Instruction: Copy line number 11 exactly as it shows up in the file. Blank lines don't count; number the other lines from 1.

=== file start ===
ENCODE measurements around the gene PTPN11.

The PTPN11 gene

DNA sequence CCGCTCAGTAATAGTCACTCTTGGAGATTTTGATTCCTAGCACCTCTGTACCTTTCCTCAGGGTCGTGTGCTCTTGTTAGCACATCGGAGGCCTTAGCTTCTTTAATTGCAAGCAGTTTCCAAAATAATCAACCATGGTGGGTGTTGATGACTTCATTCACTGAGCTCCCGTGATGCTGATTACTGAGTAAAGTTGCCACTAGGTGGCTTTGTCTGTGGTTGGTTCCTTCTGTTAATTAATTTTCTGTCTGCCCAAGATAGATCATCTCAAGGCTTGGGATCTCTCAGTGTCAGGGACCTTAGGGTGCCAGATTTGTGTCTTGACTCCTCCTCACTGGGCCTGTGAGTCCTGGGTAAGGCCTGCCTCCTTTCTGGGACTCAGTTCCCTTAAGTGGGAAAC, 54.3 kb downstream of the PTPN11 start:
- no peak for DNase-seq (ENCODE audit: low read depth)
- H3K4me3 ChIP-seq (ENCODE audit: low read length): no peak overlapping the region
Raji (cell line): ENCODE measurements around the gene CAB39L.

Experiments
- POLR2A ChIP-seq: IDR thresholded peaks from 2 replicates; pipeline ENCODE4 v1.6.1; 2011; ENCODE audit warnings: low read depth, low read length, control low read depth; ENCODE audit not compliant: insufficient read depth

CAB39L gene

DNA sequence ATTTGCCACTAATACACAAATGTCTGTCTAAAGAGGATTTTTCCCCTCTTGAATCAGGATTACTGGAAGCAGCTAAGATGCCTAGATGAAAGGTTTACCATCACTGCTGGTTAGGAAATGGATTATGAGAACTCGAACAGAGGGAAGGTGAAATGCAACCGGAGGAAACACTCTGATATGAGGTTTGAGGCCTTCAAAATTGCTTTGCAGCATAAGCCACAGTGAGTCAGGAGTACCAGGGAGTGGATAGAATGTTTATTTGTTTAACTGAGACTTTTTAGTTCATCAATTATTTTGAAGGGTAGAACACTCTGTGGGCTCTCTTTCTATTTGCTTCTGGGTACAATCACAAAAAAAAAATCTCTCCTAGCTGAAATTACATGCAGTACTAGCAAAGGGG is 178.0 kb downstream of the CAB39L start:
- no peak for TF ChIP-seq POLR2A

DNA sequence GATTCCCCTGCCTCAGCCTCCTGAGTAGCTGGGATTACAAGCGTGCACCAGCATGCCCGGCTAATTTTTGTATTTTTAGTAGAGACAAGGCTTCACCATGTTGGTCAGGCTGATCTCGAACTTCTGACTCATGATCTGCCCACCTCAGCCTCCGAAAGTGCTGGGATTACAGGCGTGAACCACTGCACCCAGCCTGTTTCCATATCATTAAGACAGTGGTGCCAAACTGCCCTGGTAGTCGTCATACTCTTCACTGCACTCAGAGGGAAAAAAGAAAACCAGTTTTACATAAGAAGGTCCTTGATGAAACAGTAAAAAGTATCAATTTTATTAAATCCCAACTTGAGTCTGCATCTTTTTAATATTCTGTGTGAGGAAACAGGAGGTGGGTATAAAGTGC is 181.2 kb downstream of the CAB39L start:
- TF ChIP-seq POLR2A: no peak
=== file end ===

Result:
- no peak for TF ChIP-seq POLR2A